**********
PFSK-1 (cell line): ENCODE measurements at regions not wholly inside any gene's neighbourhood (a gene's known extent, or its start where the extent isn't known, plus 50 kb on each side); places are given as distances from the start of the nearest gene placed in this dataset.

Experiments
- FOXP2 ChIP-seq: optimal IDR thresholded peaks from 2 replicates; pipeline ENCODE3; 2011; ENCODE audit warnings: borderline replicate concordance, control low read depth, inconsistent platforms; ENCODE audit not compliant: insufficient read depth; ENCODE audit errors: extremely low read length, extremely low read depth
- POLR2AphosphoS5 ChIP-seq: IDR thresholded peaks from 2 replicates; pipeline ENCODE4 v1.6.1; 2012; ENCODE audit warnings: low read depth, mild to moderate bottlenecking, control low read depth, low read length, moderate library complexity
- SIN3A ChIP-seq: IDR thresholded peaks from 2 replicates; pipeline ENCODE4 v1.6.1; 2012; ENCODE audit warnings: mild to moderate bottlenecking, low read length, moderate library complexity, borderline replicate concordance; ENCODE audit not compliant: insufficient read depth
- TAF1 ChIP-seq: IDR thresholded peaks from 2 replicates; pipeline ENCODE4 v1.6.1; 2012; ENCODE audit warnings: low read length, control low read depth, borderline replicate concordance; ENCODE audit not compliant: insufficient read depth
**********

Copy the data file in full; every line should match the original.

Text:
PFSK-1 (cell line): ENCODE measurements at regions not wholly inside any gene's neighbourhood (a gene's known extent, or its start where the extent isn't known, plus 50 kb on each side); places are given as distances from the start of the nearest gene placed in this dataset.

Experiments
- FOXP2 ChIP-seq: optimal IDR thresholded peaks from 2 replicates; pipeline ENCODE3; 2011; ENCODE audit warnings: borderline replicate concordance, control low read depth, inconsistent platforms; ENCODE audit not compliant: insufficient read depth; ENCODE audit errors: extremely low read length, extremely low read depth
- POLR2AphosphoS5 ChIP-seq: IDR thresholded peaks from 2 replicates; pipeline ENCODE4 v1.6.1; 2012; ENCODE audit warnings: low read depth, mild to moderate bottlenecking, control low read depth, low read length, moderate library complexity
- SIN3A ChIP-seq: IDR thresholded peaks from 2 replicates; pipeline ENCODE4 v1.6.1; 2012; ENCODE audit warnings: mild to moderate bottlenecking, low read length, moderate library complexity, borderline replicate concordance; ENCODE audit not compliant: insufficient read depth
- TAF1 ChIP-seq: IDR thresholded peaks from 2 replicates; pipeline ENCODE4 v1.6.1; 2012; ENCODE audit warnings: low read length, control low read depth, borderline replicate concordance; ENCODE audit not compliant: insufficient read depth